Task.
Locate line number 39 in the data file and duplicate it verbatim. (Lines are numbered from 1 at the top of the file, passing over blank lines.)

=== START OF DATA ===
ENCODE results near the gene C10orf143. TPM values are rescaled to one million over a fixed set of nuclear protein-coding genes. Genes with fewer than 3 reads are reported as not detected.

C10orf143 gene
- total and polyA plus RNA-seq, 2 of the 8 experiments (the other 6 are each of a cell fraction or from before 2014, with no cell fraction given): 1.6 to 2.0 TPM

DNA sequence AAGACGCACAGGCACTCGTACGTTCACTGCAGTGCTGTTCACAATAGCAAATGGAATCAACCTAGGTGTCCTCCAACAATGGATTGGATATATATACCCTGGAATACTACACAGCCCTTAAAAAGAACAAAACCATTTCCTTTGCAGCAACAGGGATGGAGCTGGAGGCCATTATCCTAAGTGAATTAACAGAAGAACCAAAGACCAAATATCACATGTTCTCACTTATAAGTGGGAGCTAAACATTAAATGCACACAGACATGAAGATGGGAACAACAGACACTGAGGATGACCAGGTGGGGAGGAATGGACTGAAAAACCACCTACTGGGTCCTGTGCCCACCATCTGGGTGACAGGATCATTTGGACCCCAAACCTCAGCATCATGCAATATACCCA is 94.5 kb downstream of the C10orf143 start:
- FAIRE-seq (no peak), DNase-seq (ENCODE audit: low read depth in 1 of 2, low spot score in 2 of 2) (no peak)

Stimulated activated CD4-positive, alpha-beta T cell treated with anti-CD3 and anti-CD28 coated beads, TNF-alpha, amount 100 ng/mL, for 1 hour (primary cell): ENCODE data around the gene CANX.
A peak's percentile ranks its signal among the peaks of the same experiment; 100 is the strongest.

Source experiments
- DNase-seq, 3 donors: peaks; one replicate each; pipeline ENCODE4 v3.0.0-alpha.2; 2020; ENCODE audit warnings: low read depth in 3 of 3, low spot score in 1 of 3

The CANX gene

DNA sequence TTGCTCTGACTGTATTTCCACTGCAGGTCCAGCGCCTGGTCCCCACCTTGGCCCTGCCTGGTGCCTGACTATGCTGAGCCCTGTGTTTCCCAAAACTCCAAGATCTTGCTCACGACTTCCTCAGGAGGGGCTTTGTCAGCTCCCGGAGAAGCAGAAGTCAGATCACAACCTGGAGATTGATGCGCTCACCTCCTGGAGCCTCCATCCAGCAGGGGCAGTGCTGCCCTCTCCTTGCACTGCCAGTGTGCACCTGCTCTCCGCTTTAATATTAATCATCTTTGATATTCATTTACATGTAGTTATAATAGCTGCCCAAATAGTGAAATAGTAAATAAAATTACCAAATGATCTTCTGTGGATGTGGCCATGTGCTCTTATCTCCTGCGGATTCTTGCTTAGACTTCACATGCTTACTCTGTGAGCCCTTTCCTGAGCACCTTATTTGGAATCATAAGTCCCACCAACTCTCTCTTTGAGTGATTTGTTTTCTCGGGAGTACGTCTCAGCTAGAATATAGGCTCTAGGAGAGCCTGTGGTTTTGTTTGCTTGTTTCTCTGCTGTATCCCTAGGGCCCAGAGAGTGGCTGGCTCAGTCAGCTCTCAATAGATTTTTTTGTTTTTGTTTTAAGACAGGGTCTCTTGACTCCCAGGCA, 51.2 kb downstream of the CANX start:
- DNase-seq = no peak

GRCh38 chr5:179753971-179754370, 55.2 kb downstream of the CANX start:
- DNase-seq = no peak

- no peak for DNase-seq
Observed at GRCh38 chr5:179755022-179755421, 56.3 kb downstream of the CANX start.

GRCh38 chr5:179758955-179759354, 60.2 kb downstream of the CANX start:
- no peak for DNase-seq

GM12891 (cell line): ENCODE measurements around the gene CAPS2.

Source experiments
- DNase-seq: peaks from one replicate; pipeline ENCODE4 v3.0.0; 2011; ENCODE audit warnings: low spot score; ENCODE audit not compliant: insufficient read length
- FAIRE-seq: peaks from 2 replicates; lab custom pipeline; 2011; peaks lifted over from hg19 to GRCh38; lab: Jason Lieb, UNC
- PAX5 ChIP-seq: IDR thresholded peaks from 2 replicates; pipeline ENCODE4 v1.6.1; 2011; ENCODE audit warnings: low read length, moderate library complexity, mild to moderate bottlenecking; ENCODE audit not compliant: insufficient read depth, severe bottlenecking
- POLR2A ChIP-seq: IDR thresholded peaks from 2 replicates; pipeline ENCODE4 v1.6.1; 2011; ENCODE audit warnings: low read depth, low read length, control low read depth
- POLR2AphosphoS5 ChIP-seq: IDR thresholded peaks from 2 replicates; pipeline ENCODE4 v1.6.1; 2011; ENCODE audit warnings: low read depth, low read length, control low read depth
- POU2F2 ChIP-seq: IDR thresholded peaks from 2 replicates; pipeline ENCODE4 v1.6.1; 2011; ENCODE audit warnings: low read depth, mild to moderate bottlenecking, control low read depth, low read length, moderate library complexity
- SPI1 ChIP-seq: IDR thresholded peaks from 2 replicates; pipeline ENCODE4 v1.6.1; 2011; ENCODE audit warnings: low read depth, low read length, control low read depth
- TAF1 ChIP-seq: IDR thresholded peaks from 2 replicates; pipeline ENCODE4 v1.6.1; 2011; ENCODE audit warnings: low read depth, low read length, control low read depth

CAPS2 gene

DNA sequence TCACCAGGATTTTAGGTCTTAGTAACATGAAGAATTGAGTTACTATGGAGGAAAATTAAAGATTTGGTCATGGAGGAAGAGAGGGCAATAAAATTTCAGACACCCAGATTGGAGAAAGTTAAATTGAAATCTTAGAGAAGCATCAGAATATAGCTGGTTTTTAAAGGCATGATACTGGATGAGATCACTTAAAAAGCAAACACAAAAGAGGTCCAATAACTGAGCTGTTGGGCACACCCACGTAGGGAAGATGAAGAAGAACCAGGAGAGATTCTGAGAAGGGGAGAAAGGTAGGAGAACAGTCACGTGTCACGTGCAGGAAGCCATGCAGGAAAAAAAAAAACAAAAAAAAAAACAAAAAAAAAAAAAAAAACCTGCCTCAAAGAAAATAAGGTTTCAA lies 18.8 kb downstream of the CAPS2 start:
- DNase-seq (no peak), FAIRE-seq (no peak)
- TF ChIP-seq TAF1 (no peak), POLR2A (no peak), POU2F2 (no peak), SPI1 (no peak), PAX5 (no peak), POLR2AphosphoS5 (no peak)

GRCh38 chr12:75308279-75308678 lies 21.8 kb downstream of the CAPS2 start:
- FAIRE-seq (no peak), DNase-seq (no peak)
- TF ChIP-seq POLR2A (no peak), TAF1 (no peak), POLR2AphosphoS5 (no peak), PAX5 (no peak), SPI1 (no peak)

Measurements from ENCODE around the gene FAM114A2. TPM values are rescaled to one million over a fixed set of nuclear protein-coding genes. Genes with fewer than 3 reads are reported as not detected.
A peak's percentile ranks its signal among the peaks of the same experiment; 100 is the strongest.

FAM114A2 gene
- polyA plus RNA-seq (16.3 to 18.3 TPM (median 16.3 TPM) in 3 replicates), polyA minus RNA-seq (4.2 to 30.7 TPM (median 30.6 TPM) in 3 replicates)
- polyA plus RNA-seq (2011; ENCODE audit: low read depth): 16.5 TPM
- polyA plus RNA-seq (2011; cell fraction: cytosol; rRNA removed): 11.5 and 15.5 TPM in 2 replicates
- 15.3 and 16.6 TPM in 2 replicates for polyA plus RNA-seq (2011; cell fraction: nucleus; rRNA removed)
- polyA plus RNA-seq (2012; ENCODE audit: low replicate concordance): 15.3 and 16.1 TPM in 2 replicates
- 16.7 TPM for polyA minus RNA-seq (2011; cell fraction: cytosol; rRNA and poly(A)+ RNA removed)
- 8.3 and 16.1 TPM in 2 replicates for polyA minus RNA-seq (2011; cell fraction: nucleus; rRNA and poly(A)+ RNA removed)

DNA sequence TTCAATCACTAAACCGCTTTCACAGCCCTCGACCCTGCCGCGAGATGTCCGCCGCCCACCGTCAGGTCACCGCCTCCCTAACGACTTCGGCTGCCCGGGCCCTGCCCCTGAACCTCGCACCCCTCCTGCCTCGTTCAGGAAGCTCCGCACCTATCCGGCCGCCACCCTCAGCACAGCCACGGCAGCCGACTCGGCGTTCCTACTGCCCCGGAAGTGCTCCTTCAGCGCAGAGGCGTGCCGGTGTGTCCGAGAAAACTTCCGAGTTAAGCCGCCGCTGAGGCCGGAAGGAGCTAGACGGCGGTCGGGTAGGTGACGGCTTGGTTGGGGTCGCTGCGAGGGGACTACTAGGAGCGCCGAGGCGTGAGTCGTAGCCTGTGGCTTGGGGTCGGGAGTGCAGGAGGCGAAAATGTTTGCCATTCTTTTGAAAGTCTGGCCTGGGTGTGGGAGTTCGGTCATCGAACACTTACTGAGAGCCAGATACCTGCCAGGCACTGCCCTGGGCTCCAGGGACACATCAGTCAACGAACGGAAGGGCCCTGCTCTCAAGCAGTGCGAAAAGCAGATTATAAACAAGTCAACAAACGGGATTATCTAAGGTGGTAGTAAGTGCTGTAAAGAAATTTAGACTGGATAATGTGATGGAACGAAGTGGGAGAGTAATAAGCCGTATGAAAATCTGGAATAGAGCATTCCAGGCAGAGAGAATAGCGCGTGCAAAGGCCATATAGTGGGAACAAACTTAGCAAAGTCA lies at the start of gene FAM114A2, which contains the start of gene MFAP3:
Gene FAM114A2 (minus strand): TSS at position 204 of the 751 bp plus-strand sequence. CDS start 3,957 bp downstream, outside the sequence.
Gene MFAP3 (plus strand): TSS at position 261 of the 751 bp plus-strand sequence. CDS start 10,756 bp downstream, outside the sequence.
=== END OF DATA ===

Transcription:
- polyA plus RNA-seq (16.3 to 18.3 TPM (median 16.3 TPM) in 3 replicates), polyA minus RNA-seq (4.2 to 30.7 TPM (median 30.6 TPM) in 3 replicates)